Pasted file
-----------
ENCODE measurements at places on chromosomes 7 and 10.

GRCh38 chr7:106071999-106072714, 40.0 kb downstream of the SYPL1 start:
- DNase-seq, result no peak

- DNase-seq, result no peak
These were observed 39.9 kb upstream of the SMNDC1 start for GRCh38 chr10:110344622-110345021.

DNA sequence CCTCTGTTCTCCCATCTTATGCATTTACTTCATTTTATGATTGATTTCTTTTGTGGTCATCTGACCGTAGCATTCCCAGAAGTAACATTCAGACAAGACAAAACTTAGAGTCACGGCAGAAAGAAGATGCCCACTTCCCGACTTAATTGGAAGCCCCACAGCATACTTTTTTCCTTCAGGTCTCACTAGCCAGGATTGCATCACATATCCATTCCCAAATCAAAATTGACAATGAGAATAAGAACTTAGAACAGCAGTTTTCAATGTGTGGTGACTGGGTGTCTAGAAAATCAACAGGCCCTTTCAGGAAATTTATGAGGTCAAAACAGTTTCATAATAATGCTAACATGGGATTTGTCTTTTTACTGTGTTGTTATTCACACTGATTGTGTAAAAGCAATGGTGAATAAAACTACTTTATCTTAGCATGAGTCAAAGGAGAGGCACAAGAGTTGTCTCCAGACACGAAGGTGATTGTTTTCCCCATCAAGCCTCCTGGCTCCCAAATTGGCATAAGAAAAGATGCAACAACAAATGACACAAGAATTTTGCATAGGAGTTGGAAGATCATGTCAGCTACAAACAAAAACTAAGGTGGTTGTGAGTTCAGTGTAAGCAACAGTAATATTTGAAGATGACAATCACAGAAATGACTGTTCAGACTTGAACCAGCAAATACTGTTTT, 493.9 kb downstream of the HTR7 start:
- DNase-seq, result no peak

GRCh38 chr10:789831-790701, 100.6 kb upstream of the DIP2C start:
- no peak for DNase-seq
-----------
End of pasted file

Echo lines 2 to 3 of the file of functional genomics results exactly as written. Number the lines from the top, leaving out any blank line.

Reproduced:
GRCh38 chr7:106071999-106072714, 40.0 kb downstream of the SYPL1 start:
- DNase-seq, result no peak